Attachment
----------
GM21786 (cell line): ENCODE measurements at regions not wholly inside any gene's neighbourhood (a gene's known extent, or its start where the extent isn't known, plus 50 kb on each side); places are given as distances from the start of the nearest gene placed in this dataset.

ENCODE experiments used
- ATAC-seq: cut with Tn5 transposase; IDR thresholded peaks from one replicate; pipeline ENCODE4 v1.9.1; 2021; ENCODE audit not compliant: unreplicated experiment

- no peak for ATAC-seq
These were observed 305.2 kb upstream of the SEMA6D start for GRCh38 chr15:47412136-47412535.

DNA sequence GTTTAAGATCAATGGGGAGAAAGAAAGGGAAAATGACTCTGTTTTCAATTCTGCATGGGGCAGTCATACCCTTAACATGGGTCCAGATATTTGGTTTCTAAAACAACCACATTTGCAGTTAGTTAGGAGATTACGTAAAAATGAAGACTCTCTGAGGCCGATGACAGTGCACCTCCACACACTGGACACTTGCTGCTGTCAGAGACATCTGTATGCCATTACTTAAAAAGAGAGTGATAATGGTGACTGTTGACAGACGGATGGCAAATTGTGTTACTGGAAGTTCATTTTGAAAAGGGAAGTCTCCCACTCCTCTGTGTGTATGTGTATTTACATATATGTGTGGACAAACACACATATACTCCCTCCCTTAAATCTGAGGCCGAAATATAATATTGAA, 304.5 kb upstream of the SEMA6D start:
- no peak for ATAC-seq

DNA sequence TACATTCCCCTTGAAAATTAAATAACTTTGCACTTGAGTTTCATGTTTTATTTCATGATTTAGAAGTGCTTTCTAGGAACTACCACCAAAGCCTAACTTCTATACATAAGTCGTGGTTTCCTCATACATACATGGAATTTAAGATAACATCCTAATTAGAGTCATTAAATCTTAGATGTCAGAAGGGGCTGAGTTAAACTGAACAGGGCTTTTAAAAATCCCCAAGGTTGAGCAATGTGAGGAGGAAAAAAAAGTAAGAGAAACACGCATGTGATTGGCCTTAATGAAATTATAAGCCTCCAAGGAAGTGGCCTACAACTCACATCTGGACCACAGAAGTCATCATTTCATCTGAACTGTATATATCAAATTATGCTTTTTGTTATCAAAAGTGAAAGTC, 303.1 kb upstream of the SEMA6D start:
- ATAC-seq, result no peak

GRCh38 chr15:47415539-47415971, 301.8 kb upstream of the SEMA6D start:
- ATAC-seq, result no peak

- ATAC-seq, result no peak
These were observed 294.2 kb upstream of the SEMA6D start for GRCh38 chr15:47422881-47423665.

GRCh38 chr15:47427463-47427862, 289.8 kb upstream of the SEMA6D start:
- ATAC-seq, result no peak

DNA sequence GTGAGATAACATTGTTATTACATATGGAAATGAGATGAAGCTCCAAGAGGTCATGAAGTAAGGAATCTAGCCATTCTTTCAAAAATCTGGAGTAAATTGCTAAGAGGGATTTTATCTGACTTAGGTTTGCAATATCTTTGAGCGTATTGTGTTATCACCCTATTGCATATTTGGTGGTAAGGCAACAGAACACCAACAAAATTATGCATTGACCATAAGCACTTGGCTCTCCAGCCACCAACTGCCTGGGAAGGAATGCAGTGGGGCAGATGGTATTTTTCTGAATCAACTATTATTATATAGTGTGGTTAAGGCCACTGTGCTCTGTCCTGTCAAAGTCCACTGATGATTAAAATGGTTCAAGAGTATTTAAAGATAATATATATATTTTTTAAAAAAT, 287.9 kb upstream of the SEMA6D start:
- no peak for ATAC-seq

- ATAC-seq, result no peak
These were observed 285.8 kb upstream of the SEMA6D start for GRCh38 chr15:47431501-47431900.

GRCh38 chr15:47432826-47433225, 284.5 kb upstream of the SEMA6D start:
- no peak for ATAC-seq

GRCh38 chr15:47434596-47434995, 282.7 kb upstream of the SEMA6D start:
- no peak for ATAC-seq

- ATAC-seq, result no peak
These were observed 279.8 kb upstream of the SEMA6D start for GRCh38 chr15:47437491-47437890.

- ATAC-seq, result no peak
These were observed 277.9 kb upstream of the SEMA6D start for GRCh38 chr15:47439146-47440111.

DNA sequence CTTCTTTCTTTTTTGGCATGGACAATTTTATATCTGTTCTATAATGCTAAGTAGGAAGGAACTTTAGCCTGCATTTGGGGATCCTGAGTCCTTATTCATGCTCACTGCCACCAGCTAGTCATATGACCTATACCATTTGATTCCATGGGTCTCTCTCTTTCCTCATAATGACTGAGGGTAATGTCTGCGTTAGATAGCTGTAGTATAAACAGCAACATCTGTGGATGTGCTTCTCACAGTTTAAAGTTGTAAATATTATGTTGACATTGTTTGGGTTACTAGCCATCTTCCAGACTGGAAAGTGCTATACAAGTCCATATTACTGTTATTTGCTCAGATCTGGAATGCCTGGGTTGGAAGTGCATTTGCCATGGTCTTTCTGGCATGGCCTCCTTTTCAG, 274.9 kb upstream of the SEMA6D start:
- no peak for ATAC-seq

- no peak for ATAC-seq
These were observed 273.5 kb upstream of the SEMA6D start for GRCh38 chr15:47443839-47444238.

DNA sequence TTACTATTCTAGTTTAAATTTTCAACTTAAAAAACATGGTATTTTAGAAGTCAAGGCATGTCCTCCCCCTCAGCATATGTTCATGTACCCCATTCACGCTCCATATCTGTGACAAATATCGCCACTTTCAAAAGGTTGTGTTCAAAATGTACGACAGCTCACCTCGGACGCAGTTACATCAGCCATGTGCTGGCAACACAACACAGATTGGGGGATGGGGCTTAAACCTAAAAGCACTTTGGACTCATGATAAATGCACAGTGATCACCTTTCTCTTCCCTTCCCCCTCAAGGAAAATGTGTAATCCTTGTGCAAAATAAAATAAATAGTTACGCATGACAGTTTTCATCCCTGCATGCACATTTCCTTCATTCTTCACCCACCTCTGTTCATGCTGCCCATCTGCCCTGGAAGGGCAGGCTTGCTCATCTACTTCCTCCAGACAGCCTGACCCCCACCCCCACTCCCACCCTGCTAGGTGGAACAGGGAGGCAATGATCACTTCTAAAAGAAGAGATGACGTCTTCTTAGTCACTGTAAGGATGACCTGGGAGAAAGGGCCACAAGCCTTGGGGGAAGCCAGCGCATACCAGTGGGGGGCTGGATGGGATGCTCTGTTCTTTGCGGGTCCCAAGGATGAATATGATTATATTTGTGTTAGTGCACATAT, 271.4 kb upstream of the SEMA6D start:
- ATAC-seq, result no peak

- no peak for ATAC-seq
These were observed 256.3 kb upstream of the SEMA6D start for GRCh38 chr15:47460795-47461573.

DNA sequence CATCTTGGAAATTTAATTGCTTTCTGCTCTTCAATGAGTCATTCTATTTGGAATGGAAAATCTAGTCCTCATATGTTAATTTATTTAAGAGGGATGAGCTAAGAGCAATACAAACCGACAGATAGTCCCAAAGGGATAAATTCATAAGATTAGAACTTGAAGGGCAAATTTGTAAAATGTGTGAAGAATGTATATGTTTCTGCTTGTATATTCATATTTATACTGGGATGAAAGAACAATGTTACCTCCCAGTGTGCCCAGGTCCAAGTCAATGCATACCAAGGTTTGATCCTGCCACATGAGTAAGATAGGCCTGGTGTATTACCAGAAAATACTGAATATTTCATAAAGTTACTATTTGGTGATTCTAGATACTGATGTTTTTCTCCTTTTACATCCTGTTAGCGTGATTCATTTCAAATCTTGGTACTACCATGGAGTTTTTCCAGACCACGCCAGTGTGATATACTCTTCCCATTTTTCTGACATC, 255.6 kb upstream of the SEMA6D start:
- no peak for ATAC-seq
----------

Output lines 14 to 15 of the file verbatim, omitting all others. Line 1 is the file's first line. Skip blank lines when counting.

GRCh38 chr15:47427463-47427862, 289.8 kb upstream of the SEMA6D start:
- ATAC-seq, result no peak